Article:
• Kaamya Sharma

    I fortuitously discovered you last month and have already gone through all your books because of the strength and elegance of your writing, and the nuanced moral dilemmas you present in these superb fictional worlds! Please, please, please write the next book in the Sunbolt series soon; Hitomi haunts me day in and out!

    • Oh yay! So awesome that you have enjoyed them all so much. Thank you! And ha! I do promise I’m working on the next Hitomi book, but please don’t hold your breath. It usually takes me 3-4 big revisions before a book is ready, and that will easily take a year if the book is willing to work with me. (If it won’t cooperate, it takes longer…) But I do promise to get bring it to you as soon as I can be sure that’s it’s ready! 🙂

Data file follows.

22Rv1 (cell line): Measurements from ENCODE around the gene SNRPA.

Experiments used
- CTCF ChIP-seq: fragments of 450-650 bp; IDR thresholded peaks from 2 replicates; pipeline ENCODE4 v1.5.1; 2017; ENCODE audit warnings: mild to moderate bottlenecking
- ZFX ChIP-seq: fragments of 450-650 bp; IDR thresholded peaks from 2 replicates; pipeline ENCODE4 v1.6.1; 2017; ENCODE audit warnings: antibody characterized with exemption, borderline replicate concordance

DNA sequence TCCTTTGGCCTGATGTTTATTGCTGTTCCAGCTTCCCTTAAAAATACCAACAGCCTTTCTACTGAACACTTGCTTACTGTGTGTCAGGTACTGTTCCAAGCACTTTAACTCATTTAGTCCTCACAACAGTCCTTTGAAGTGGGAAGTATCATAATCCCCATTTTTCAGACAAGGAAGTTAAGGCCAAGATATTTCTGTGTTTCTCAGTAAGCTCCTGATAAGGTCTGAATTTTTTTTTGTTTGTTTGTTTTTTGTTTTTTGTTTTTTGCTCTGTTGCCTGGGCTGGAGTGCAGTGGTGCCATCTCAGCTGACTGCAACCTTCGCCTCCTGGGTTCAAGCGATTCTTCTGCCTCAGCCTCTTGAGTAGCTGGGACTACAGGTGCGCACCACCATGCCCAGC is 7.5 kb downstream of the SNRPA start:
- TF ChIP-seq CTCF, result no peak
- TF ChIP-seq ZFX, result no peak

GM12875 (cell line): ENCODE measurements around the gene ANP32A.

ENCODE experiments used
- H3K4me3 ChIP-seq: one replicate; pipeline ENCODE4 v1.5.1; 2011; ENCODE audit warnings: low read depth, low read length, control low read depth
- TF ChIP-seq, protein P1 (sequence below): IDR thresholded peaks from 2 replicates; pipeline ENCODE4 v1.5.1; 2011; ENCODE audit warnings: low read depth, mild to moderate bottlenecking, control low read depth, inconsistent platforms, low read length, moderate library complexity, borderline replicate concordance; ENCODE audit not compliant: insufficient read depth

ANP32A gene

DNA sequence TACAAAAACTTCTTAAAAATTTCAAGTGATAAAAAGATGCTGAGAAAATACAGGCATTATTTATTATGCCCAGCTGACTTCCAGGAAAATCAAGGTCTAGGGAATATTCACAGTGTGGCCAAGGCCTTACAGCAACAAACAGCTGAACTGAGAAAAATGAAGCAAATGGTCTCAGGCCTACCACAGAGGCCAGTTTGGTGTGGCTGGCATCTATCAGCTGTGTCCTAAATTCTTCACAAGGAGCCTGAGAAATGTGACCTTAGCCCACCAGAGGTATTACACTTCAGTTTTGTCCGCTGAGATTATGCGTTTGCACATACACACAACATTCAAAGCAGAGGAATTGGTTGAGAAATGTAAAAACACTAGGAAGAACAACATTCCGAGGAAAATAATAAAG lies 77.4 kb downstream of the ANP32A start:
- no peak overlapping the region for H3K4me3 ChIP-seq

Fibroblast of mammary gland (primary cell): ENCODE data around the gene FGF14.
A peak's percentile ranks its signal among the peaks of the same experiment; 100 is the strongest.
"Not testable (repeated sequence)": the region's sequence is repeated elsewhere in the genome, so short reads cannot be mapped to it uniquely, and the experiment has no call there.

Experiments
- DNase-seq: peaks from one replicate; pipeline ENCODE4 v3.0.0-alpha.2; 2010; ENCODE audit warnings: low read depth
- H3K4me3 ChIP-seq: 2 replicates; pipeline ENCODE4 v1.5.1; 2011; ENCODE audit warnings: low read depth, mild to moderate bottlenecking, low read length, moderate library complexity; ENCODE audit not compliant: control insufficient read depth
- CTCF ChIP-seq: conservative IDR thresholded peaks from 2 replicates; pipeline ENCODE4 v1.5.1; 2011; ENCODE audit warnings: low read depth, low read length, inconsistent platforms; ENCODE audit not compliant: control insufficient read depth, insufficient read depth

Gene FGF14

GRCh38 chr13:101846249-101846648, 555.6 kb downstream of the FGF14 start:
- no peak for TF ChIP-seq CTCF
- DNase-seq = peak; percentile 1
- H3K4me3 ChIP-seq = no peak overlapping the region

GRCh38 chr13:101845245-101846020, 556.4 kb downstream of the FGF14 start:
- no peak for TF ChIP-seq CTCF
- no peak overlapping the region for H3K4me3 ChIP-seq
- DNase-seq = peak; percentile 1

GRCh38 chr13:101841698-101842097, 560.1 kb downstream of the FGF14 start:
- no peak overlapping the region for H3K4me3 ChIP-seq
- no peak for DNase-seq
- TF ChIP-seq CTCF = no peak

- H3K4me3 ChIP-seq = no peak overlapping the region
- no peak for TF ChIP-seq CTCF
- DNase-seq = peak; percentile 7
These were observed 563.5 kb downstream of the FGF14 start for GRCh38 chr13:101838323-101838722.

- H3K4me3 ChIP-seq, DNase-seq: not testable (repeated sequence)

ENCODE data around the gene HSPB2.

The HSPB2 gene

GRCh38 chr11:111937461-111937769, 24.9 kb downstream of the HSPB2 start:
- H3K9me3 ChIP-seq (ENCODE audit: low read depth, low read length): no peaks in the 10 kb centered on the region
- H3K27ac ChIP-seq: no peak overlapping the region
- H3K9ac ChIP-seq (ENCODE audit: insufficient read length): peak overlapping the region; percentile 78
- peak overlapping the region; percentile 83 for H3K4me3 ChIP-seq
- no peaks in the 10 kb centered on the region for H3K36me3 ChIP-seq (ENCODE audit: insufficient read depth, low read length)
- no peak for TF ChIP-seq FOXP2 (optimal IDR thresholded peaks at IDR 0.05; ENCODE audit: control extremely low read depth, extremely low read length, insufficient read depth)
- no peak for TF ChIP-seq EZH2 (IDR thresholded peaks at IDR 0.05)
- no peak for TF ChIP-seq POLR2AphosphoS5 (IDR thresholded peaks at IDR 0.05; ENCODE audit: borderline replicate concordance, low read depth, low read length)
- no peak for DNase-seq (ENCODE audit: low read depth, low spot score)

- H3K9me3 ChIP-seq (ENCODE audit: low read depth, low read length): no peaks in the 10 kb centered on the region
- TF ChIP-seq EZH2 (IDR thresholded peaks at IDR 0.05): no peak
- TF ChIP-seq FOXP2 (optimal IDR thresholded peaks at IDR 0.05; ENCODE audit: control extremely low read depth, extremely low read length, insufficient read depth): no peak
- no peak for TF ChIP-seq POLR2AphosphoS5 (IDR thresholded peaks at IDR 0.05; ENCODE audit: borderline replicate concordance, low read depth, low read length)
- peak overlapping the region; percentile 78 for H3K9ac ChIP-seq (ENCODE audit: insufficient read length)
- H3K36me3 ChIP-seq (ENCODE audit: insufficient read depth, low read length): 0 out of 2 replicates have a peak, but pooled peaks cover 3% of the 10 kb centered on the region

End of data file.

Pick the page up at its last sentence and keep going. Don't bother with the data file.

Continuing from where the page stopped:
• ART

    Thank you thank you thank you for writing beautiful stories with characters I can admire and hope for!! I was so grateful to find your books, as a Christian who believes in the power of stories and the truths they can offer. Your stories are wonderfully woven, your characters are true heroes (not because they don’t struggle with moral dilemmas, but because they do and have the strength and courage to do so), and your stories are clean (Hallelujah! something so sadly rare in fantasy these days). I have torn through your books this month and anxiously await the next installments!